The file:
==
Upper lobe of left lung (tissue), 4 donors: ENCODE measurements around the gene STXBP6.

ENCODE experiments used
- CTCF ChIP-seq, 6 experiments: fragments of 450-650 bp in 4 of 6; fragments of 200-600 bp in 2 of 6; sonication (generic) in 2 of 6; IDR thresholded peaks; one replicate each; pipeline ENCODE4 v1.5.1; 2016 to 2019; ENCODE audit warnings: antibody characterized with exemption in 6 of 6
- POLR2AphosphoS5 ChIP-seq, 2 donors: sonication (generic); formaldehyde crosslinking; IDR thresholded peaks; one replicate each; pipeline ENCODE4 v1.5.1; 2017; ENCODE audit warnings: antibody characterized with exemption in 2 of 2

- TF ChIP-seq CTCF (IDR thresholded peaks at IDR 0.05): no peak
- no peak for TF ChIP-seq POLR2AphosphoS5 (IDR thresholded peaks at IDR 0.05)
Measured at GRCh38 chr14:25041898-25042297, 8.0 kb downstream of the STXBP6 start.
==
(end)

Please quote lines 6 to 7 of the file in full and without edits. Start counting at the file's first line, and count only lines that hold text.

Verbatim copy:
- no peak for TF ChIP-seq POLR2AphosphoS5 (IDR thresholded peaks at IDR 0.05)
Measured at GRCh38 chr14:25041898-25042297, 8.0 kb downstream of the STXBP6 start.